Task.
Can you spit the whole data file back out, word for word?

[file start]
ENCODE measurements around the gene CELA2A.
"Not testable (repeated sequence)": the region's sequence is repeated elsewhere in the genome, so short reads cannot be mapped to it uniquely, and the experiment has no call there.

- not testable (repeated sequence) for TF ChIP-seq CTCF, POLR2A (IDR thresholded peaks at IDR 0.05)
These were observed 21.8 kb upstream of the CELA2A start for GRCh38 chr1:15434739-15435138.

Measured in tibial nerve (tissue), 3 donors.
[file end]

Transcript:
ENCODE measurements around the gene CELA2A.
"Not testable (repeated sequence)": the region's sequence is repeated elsewhere in the genome, so short reads cannot be mapped to it uniquely, and the experiment has no call there.

- not testable (repeated sequence) for TF ChIP-seq CTCF, POLR2A (IDR thresholded peaks at IDR 0.05)
These were observed 21.8 kb upstream of the CELA2A start for GRCh38 chr1:15434739-15435138.

Measured in tibial nerve (tissue), 3 donors.